Tuesday, 18 September 2012

Hanging out with the socialists

I've just realised that, while I am wholeheartedly liberal in my approach (go capitalist democracy!), I find myself drawn to, and identifying with, socialists on a regular basis. From the British journalist Laurie Penny, to the Australian editor of Overland, Jeff Sparrow, to American academic Douglas Kellner, I follow the work of a whole bunch of left-wingers, and they frequently move me. I find myself protesting the phrase 'wingnuts' because it implies that fascists can be placed in the same category as these endearing rebels, which does them a disservice.

Perhaps I am drawn to these consumers of 'utopia' because they are part of a much-scorned minority group. Take Slavoj Zizek, for example - his analysis of the world is frequently fascinating, and offers relevant criticism on topics like how liberals assuage their guilt over their nations' histories of Islamophobia (as in his book Violence) without really doing much to address the issue, however his fondness for authoritarian outlooks makes it difficult for me to identify with him beyond a certain extent.

Jeff Sparrow writes that left-wing intellectuals have earned a certain amount of cultural capital amongst the intelligentsia. Indeed, their critiques of the institution of consumerism and democracy are often insightful because it's an atypical perspective they approach our societies with... they make the familiar unfamiliar, the supposedly reassuring and enabling seem oppressive. Their outsider perspective cultivates much in the way of creativity.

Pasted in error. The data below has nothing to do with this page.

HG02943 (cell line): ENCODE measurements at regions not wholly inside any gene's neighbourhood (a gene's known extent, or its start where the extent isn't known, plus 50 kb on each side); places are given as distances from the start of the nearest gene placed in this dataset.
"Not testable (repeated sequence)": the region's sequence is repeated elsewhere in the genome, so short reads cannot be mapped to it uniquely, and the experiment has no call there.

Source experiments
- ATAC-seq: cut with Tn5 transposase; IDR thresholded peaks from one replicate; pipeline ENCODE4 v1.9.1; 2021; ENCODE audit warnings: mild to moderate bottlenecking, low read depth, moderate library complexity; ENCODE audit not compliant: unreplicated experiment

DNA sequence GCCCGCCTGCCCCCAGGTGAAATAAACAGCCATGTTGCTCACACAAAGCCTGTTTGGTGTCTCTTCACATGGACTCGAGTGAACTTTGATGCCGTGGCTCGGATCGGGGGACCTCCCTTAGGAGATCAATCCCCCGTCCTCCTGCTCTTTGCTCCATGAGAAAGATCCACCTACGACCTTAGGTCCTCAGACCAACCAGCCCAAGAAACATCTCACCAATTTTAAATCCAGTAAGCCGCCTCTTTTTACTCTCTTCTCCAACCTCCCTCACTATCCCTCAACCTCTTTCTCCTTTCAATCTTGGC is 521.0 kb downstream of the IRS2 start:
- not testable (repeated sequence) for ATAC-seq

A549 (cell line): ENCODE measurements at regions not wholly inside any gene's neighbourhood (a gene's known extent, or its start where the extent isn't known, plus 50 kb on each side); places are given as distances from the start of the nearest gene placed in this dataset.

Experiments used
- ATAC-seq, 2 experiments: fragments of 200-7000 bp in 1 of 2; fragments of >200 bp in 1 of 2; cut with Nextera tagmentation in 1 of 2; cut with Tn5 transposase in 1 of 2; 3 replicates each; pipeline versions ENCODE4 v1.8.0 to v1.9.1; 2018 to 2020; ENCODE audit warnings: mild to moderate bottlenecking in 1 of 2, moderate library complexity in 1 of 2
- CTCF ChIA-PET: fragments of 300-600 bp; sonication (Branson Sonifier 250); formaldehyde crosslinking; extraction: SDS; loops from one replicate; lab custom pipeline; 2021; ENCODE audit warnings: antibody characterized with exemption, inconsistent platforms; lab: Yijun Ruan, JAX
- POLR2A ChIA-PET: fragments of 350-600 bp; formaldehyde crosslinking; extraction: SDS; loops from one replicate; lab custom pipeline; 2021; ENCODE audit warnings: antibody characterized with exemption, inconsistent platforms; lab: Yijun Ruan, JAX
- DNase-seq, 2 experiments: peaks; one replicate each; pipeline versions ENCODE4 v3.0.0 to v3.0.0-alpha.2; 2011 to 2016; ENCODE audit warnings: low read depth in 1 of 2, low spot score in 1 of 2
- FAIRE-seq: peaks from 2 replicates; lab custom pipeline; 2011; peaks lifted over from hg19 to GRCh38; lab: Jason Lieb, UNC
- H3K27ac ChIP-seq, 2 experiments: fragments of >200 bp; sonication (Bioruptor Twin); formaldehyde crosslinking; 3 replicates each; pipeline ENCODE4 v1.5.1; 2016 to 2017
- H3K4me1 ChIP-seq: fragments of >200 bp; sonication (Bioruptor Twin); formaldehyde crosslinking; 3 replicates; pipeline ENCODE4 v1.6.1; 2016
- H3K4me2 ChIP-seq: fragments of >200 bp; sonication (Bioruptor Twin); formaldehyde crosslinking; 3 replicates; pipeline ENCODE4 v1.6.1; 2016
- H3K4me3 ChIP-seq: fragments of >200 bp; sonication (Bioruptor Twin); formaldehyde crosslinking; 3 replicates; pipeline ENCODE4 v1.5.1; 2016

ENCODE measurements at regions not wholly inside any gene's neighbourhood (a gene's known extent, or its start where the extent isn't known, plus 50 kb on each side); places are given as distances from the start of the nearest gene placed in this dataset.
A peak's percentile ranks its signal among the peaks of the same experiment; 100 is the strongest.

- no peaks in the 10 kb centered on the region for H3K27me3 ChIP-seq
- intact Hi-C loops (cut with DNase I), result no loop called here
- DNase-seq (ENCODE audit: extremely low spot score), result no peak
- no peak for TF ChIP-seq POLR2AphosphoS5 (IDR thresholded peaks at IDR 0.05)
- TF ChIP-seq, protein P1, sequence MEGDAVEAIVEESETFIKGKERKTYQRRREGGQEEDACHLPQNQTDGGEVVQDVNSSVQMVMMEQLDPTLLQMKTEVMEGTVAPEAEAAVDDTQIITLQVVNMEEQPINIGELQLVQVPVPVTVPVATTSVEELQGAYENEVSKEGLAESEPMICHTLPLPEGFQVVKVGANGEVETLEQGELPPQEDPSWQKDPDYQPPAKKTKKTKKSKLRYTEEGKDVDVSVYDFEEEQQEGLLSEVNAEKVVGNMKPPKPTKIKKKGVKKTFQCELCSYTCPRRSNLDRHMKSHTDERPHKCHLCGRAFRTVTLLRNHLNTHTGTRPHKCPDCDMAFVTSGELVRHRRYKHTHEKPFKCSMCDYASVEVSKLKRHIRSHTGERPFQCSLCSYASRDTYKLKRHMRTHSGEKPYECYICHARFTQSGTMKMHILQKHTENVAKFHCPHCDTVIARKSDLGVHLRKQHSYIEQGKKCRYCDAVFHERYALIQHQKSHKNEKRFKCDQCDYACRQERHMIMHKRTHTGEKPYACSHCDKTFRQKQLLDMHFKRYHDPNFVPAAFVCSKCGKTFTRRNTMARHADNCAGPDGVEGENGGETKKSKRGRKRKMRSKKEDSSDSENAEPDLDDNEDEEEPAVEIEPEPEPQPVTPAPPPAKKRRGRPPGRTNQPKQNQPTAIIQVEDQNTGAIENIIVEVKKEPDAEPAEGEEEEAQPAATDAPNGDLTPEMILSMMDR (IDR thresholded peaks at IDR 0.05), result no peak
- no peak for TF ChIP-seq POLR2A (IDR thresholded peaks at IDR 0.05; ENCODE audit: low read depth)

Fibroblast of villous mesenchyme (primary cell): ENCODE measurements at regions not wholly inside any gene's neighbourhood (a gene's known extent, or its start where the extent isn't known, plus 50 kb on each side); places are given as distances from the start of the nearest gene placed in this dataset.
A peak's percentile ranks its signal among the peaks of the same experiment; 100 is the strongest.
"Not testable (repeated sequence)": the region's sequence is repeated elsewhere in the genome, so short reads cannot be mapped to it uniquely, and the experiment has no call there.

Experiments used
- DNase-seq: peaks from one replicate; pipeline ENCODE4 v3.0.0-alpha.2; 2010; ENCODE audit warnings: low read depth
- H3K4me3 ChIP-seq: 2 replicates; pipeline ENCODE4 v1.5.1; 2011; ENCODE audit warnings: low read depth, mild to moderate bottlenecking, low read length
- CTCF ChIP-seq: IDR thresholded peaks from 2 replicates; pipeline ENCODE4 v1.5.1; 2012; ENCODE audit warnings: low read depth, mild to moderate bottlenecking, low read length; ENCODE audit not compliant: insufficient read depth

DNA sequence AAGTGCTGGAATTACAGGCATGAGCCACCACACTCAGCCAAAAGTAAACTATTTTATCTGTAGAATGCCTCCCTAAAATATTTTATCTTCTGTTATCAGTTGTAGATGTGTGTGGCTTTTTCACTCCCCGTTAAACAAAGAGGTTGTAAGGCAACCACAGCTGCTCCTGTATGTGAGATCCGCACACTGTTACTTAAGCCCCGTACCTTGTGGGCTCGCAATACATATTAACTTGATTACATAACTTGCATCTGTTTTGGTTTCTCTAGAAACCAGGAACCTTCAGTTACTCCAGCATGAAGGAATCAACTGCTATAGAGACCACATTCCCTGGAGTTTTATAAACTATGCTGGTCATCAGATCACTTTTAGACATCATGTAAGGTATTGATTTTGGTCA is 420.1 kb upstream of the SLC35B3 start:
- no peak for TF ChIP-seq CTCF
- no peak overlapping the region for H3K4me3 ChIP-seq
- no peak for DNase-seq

However, authoritarianism is authoritarianism, and while I enjoy hanging out and spending some time in their world, eager to learn something new, I can only get so close. I can't humour the self-defeating idealism which sees them prioritise a political system which has failed dismally every time it's been put into practice, because it doesn't allow for freedom of speech. Such naive trust in the power of a group of individuals to remain non-corrupt shows a lack of understanding of human nature, and shouldn't be indulged.

Reality sucks. There will probably always be uneven distributions of power. But at least in a capitalist democracy, we, the people, can write about it, read about it, and have the power to vote for the people we perceive to be the least corrupt - time and time again.

Nevertheless, there is much fun and knowledge to be had from spending time with socialist intellectuals, and I admire their drive and stubborn determination to hold onto views that many people ridicule or find offensive. Not to mention, most socialists are supportive of feminism, queer rights, racial equality and disability rights. More power to those who can contribute to society by being well-educated and well-intentioned, even if we don't share the same politics.

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